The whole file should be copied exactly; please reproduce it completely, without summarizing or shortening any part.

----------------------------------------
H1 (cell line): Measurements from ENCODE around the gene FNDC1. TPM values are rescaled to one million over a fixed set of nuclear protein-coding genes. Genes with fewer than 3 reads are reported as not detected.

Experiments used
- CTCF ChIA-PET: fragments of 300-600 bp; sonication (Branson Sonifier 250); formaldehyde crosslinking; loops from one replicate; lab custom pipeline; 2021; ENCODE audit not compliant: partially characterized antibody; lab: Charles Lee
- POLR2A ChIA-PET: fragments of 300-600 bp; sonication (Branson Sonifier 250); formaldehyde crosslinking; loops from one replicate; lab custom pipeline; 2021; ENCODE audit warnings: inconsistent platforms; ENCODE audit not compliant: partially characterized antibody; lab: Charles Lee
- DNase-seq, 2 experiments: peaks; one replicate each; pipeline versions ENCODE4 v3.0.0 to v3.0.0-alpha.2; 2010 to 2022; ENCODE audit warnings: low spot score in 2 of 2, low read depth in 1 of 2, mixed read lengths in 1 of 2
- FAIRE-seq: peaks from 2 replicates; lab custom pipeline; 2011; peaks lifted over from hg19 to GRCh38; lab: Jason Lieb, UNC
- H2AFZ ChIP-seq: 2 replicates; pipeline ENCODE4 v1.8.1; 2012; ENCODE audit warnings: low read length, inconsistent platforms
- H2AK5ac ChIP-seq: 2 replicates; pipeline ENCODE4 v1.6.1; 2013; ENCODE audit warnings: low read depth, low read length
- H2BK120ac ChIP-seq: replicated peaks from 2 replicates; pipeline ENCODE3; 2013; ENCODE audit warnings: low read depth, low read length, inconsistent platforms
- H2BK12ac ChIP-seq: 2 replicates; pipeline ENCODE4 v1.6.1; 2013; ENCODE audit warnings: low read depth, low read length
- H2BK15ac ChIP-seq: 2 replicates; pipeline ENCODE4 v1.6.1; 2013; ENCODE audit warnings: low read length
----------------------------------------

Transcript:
H1 (cell line): Measurements from ENCODE around the gene FNDC1. TPM values are rescaled to one million over a fixed set of nuclear protein-coding genes. Genes with fewer than 3 reads are reported as not detected.

Experiments used
- CTCF ChIA-PET: fragments of 300-600 bp; sonication (Branson Sonifier 250); formaldehyde crosslinking; loops from one replicate; lab custom pipeline; 2021; ENCODE audit not compliant: partially characterized antibody; lab: Charles Lee
- POLR2A ChIA-PET: fragments of 300-600 bp; sonication (Branson Sonifier 250); formaldehyde crosslinking; loops from one replicate; lab custom pipeline; 2021; ENCODE audit warnings: inconsistent platforms; ENCODE audit not compliant: partially characterized antibody; lab: Charles Lee
- DNase-seq, 2 experiments: peaks; one replicate each; pipeline versions ENCODE4 v3.0.0 to v3.0.0-alpha.2; 2010 to 2022; ENCODE audit warnings: low spot score in 2 of 2, low read depth in 1 of 2, mixed read lengths in 1 of 2
- FAIRE-seq: peaks from 2 replicates; lab custom pipeline; 2011; peaks lifted over from hg19 to GRCh38; lab: Jason Lieb, UNC
- H2AFZ ChIP-seq: 2 replicates; pipeline ENCODE4 v1.8.1; 2012; ENCODE audit warnings: low read length, inconsistent platforms
- H2AK5ac ChIP-seq: 2 replicates; pipeline ENCODE4 v1.6.1; 2013; ENCODE audit warnings: low read depth, low read length
- H2BK120ac ChIP-seq: replicated peaks from 2 replicates; pipeline ENCODE3; 2013; ENCODE audit warnings: low read depth, low read length, inconsistent platforms
- H2BK12ac ChIP-seq: 2 replicates; pipeline ENCODE4 v1.6.1; 2013; ENCODE audit warnings: low read depth, low read length
- H2BK15ac ChIP-seq: 2 replicates; pipeline ENCODE4 v1.6.1; 2013; ENCODE audit warnings: low read length